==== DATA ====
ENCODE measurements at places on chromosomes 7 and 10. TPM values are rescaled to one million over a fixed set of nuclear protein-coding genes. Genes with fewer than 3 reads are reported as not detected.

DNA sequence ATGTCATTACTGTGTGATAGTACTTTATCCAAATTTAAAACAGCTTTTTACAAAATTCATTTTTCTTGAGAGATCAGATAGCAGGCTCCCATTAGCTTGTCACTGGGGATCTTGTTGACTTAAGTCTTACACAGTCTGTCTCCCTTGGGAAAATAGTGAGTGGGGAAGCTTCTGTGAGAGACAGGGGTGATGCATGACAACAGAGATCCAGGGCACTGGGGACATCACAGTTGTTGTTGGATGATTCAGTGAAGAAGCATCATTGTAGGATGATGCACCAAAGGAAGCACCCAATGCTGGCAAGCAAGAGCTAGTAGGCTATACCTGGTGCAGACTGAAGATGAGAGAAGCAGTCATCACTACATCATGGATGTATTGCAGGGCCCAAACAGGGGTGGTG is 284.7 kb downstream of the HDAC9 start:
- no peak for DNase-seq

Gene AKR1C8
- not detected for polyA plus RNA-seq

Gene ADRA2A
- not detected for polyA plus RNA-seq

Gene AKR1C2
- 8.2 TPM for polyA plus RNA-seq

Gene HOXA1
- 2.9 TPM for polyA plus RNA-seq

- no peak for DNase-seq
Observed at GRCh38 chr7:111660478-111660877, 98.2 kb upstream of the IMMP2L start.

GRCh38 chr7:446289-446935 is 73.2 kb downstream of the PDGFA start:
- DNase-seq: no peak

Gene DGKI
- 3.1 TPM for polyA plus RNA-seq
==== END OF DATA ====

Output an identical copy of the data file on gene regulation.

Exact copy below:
ENCODE measurements at places on chromosomes 7 and 10. TPM values are rescaled to one million over a fixed set of nuclear protein-coding genes. Genes with fewer than 3 reads are reported as not detected.

DNA sequence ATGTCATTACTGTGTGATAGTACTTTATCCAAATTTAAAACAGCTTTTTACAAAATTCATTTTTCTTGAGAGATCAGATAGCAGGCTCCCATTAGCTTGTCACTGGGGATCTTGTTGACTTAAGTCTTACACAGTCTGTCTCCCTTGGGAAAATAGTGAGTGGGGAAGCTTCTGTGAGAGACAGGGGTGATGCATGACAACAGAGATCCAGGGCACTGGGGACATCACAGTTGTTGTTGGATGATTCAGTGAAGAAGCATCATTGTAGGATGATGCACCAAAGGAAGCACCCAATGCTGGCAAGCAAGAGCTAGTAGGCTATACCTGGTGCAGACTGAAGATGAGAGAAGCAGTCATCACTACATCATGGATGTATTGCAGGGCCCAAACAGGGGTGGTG is 284.7 kb downstream of the HDAC9 start:
- no peak for DNase-seq

Gene AKR1C8
- not detected for polyA plus RNA-seq

Gene ADRA2A
- not detected for polyA plus RNA-seq

Gene AKR1C2
- 8.2 TPM for polyA plus RNA-seq

Gene HOXA1
- 2.9 TPM for polyA plus RNA-seq

- no peak for DNase-seq
Observed at GRCh38 chr7:111660478-111660877, 98.2 kb upstream of the IMMP2L start.

GRCh38 chr7:446289-446935 is 73.2 kb downstream of the PDGFA start:
- DNase-seq: no peak

Gene DGKI
- 3.1 TPM for polyA plus RNA-seq